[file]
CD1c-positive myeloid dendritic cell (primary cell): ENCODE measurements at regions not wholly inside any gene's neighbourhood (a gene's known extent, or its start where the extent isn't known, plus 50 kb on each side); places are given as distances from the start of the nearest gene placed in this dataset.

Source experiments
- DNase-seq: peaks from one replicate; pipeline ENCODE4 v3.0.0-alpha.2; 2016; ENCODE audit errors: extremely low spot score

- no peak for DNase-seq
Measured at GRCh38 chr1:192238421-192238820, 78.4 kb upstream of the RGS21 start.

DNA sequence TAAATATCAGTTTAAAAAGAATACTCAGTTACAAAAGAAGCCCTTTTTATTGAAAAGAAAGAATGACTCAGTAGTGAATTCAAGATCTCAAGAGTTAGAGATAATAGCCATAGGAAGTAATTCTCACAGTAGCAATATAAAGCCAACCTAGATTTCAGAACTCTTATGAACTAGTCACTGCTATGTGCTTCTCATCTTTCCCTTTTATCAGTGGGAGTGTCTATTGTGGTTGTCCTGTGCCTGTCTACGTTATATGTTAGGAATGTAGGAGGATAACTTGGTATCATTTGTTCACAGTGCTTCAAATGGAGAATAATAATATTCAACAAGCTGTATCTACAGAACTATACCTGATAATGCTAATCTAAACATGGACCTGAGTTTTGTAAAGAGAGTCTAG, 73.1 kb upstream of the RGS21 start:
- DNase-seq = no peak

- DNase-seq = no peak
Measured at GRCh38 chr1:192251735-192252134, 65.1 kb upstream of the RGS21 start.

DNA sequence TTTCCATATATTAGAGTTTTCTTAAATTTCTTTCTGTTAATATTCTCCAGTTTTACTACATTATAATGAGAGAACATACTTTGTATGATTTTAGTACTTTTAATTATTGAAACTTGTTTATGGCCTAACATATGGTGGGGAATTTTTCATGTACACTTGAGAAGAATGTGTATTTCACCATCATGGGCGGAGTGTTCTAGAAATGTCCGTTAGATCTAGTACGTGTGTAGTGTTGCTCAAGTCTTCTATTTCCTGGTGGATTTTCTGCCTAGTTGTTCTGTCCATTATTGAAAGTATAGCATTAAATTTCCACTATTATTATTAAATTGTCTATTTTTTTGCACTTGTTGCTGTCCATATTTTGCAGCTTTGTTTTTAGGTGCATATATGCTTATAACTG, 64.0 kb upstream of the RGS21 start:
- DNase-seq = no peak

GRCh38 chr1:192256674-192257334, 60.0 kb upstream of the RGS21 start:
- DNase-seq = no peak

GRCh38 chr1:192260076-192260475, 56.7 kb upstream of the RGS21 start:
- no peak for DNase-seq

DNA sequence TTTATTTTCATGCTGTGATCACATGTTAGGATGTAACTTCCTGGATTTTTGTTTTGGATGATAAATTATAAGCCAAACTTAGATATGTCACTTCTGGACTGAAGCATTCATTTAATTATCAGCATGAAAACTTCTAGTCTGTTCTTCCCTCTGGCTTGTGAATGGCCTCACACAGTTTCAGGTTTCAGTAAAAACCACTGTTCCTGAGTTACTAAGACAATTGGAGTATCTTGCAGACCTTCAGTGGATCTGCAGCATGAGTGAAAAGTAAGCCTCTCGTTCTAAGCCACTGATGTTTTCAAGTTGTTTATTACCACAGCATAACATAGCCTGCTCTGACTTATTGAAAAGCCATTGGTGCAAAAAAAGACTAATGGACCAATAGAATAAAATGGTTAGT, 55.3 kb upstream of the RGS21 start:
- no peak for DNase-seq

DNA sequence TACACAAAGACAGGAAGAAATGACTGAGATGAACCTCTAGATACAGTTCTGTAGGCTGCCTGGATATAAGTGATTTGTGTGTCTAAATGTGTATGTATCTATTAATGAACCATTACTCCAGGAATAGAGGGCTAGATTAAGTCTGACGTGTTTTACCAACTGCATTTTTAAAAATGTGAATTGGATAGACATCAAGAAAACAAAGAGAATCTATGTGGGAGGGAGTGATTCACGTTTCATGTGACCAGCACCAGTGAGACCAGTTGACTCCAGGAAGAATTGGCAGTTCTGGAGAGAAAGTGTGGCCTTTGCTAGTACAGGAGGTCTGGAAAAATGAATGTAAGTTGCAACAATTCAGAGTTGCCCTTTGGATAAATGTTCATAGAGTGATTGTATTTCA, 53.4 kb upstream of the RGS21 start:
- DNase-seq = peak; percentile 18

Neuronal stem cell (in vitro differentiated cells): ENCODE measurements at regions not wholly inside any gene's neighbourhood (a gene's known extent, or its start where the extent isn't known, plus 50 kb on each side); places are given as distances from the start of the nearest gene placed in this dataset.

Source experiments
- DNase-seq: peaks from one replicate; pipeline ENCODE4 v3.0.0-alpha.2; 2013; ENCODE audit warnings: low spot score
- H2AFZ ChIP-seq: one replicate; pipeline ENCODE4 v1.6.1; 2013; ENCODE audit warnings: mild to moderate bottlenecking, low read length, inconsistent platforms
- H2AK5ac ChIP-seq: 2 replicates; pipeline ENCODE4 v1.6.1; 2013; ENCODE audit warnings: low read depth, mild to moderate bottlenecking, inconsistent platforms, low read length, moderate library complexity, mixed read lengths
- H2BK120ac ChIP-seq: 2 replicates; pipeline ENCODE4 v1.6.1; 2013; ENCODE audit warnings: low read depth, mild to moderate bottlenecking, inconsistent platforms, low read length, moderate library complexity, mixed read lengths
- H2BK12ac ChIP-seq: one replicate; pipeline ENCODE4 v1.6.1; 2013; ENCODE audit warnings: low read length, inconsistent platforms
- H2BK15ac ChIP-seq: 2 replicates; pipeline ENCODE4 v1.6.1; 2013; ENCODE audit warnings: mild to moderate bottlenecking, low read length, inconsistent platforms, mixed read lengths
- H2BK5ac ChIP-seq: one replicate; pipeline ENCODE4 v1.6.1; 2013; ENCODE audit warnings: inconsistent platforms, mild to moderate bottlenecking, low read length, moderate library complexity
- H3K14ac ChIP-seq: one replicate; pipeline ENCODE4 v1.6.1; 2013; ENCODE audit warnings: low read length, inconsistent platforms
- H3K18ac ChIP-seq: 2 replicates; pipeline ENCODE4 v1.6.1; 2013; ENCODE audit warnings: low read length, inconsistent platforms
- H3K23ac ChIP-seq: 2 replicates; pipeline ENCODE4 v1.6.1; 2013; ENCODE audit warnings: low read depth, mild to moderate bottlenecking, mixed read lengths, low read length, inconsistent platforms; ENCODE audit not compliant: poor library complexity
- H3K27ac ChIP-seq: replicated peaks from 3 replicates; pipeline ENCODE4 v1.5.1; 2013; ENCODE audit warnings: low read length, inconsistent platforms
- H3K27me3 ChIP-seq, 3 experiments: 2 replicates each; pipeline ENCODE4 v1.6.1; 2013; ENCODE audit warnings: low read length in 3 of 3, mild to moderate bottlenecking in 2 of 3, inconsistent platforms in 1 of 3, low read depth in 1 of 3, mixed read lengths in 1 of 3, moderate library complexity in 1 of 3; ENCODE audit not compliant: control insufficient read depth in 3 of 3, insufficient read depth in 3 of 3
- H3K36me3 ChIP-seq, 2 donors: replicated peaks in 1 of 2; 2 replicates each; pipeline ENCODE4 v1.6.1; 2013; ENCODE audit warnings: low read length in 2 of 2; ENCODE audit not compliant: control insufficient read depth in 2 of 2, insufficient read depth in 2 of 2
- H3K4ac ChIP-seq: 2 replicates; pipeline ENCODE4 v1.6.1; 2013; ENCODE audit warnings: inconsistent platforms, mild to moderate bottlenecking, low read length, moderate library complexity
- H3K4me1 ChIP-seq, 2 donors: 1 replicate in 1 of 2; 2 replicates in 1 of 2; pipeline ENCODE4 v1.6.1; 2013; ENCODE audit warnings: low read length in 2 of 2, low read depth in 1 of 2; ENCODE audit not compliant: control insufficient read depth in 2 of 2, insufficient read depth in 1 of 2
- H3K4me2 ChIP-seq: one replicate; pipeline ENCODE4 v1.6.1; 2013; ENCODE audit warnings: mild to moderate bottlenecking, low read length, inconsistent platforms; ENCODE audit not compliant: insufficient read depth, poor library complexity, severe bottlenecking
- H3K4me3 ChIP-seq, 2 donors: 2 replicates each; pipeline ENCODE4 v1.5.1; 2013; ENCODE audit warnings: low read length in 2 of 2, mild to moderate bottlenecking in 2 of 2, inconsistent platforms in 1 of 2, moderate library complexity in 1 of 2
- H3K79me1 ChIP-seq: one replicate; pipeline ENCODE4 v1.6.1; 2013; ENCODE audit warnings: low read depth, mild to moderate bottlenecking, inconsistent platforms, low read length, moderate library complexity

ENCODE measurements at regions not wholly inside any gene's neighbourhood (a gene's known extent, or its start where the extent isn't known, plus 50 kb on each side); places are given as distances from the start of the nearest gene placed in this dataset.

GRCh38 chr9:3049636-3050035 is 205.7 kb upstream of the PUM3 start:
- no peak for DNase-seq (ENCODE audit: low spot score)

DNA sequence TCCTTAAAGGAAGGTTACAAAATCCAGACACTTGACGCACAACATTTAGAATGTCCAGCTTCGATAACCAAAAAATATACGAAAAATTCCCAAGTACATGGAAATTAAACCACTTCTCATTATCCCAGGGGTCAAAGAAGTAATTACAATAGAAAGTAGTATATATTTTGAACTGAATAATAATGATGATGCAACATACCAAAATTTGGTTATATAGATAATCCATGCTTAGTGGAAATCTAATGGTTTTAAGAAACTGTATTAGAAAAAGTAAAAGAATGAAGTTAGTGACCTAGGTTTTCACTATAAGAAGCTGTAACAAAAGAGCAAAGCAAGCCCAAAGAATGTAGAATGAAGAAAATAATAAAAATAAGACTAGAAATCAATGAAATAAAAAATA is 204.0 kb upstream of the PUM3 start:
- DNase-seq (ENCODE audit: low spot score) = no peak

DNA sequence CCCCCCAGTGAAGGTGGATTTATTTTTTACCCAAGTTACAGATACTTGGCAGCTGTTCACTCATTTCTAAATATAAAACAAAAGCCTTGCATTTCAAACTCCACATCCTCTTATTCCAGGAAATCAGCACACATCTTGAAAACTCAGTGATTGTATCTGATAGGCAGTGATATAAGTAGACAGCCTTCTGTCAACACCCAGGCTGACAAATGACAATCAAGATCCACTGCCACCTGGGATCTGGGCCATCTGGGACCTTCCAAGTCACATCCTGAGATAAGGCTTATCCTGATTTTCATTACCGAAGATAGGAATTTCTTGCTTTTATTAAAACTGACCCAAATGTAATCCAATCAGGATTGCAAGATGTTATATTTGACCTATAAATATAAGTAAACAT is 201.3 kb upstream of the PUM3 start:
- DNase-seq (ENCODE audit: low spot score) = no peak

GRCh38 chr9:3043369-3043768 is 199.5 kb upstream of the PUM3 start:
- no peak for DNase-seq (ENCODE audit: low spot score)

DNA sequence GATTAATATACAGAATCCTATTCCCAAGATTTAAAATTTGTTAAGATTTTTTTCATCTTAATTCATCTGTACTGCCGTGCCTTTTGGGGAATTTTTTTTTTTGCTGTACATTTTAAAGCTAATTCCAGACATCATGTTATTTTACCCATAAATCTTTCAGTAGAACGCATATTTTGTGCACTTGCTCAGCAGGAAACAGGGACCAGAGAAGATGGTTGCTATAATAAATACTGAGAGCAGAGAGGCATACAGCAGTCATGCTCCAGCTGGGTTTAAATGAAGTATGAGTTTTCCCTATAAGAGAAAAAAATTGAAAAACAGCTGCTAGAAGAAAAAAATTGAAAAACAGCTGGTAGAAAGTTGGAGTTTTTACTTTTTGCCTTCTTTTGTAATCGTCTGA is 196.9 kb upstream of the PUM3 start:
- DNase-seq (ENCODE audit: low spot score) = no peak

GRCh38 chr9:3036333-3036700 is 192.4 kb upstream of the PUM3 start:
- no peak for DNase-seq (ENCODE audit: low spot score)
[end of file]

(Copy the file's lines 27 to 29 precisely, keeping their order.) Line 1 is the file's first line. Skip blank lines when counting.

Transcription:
- H2BK15ac ChIP-seq: 2 replicates; pipeline ENCODE4 v1.6.1; 2013; ENCODE audit warnings: mild to moderate bottlenecking, low read length, inconsistent platforms, mixed read lengths
- H2BK5ac ChIP-seq: one replicate; pipeline ENCODE4 v1.6.1; 2013; ENCODE audit warnings: inconsistent platforms, mild to moderate bottlenecking, low read length, moderate library complexity
- H3K14ac ChIP-seq: one replicate; pipeline ENCODE4 v1.6.1; 2013; ENCODE audit warnings: low read length, inconsistent platforms